Councillor Anne Maddern in front of the new one-hectare cell that took a little more than four months to complete.
Councillor Anne Maddern in front of the new one-hectare cell that took a little more than four months to complete. Contributed

Rubbish turned into electricity source at landfill site

ENOUGH electricity to power 3200 homes is being generated at the Saltwater Creek landfill.

The path to a greener future is being forged at the Maryborough facility, where a new one-hectare cell able to hold an extra 260,000 tonnes of rubbish has now been completed.

The project took about four months to finish and it is expected to take about two years to fill.

But Cr Anne Maddern said the new cell could last longer if more people prioritised recycling.

She said almost 175,000 tonnes of waste was brought to the site last year, but only 70,000 tonnes went into landfill, with the rest being recycled.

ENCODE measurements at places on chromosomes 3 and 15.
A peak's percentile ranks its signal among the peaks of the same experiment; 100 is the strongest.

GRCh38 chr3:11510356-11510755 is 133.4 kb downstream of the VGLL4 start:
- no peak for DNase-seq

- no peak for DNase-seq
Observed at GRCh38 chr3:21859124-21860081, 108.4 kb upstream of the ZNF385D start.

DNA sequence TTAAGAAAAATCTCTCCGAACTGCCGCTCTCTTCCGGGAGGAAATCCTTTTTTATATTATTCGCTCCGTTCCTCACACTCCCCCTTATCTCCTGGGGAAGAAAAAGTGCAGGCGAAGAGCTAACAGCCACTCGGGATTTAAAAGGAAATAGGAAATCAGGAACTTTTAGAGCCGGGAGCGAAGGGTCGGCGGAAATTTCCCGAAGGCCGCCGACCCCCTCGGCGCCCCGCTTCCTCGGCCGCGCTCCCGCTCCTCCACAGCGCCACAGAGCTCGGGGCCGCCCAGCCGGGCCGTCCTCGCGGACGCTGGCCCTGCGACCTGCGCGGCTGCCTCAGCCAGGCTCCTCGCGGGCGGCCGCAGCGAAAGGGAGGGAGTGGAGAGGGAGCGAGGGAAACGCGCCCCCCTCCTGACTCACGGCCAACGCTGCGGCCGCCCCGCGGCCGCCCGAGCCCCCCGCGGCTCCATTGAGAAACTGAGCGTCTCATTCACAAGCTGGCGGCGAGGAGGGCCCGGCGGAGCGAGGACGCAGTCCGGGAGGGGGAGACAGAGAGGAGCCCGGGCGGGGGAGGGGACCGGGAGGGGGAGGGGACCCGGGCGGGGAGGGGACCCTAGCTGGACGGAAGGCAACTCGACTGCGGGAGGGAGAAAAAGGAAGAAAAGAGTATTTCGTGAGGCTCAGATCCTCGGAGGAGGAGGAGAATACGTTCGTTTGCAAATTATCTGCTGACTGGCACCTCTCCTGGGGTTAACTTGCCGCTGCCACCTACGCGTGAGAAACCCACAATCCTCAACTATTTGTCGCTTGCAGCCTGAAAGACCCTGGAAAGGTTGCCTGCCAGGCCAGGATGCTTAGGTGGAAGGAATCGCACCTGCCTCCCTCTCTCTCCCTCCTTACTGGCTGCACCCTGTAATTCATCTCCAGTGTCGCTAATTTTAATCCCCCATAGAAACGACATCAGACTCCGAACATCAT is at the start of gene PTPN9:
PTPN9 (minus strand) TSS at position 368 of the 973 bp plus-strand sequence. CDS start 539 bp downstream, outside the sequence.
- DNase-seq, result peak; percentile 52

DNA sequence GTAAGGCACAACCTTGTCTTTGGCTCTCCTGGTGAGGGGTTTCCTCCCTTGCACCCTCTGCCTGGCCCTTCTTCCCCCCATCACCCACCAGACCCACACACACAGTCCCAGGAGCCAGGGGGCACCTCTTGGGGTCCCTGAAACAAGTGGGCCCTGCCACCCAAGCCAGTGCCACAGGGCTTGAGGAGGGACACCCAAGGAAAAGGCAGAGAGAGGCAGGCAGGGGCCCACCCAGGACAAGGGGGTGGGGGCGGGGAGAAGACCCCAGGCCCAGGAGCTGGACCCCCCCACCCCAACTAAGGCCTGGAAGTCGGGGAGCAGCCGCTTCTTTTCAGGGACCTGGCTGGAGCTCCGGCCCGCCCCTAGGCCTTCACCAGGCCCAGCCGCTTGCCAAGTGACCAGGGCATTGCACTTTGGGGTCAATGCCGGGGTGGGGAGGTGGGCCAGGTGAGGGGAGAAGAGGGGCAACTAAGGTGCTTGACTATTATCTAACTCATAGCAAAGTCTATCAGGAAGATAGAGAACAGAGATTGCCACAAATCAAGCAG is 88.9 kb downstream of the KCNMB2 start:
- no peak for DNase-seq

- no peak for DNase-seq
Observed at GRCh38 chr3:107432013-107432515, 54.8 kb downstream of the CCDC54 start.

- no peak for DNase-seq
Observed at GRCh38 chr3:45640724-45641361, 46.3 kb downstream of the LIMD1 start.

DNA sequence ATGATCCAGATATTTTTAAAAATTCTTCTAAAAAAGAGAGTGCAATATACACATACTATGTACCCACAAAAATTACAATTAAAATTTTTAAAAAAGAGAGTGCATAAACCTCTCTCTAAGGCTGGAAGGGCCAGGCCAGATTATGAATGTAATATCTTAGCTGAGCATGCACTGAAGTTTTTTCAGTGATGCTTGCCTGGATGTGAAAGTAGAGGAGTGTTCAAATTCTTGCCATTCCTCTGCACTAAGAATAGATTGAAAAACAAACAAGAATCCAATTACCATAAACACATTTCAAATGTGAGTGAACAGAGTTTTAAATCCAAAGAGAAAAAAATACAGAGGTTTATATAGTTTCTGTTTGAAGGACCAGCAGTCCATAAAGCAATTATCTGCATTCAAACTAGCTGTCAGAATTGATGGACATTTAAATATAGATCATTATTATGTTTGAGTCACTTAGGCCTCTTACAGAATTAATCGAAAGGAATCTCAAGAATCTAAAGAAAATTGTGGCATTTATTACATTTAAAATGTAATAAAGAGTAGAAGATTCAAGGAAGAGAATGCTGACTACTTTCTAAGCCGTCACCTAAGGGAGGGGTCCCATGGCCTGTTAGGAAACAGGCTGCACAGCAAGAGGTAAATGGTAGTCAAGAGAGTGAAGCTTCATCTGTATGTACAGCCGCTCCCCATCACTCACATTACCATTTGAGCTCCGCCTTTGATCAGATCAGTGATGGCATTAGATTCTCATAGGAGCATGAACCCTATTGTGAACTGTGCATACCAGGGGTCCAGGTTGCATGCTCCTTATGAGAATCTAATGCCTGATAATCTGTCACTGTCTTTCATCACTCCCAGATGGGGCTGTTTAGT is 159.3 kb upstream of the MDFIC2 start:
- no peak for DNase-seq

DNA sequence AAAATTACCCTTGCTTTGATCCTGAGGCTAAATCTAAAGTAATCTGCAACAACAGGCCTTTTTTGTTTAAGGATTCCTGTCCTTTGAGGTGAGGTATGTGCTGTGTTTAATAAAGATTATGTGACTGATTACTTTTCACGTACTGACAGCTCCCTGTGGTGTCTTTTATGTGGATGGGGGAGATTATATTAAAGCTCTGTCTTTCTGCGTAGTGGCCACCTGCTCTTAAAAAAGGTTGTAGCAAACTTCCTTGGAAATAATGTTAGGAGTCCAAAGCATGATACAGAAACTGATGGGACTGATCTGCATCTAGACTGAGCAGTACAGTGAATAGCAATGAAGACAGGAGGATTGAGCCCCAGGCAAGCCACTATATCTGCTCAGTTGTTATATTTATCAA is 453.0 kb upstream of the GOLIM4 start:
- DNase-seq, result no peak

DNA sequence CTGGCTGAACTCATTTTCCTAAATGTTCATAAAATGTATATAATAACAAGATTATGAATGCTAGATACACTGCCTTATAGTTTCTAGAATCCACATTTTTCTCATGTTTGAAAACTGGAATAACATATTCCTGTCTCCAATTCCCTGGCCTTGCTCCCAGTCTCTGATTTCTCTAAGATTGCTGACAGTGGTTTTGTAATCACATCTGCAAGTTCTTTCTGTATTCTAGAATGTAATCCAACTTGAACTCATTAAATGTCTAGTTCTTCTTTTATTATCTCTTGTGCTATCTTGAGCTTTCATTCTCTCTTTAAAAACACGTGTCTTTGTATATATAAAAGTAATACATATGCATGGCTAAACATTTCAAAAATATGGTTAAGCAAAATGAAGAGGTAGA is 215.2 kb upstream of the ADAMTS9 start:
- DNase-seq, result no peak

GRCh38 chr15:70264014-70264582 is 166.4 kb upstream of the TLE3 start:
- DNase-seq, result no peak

"When the cell is full, it will form a small hill 14 metres high, level with the cells beside it," she said.

Before the cell is full, the council will start work on the next cell - the ninth on site.

"Our investigations indicate that the site had about seven years of working life left," Cr Maddern said.

"We will then be left with a small mound about 20 metres high at its highest point."

Methane gas generated under within the cell, and other cells at the site, is collected, treated and harnessed at an on-site power plant to generate electricity.

The Landfill Gas to Energy plant is owned and operated by LGI Limited and can generate 14,900MW per year to the electricity grid.

Electricity generated by the landfill gas to energy plant and regional solar farms helps cut the region's carbon footprint, Ms Maddern said.

The site is expected to generate power for the next 20 years.